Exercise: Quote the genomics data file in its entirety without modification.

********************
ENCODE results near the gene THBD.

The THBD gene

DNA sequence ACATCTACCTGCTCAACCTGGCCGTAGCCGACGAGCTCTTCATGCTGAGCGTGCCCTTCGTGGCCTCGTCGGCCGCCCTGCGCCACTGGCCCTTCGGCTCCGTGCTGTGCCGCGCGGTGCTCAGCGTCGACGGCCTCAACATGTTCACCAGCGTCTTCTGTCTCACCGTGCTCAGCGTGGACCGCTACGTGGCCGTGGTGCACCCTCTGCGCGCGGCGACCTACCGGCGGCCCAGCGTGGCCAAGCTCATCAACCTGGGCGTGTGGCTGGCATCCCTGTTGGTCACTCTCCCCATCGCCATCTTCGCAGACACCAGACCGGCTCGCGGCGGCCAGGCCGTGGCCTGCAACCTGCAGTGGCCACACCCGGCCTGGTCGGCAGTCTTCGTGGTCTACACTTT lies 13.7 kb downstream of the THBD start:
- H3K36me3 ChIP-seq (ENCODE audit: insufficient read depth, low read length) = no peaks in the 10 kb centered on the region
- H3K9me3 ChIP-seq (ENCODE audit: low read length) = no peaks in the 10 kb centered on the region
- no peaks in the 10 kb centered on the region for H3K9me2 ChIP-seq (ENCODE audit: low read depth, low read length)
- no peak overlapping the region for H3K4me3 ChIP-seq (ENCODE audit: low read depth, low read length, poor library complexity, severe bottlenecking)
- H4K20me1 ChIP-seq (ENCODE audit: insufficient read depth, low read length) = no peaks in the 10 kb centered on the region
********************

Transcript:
ENCODE results near the gene THBD.

The THBD gene

DNA sequence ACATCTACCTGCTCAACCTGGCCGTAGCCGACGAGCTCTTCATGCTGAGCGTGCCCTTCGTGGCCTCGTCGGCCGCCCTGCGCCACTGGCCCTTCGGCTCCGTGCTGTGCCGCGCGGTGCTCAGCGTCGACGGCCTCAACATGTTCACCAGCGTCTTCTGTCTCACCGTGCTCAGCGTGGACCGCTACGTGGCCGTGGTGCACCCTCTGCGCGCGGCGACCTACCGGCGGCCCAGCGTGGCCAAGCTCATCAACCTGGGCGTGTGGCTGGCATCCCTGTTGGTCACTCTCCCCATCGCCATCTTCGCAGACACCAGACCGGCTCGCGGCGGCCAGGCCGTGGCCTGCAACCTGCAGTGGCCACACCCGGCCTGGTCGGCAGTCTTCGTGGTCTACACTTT lies 13.7 kb downstream of the THBD start:
- H3K36me3 ChIP-seq (ENCODE audit: insufficient read depth, low read length) = no peaks in the 10 kb centered on the region
- H3K9me3 ChIP-seq (ENCODE audit: low read length) = no peaks in the 10 kb centered on the region
- no peaks in the 10 kb centered on the region for H3K9me2 ChIP-seq (ENCODE audit: low read depth, low read length)
- no peak overlapping the region for H3K4me3 ChIP-seq (ENCODE audit: low read depth, low read length, poor library complexity, severe bottlenecking)
- H4K20me1 ChIP-seq (ENCODE audit: insufficient read depth, low read length) = no peaks in the 10 kb centered on the region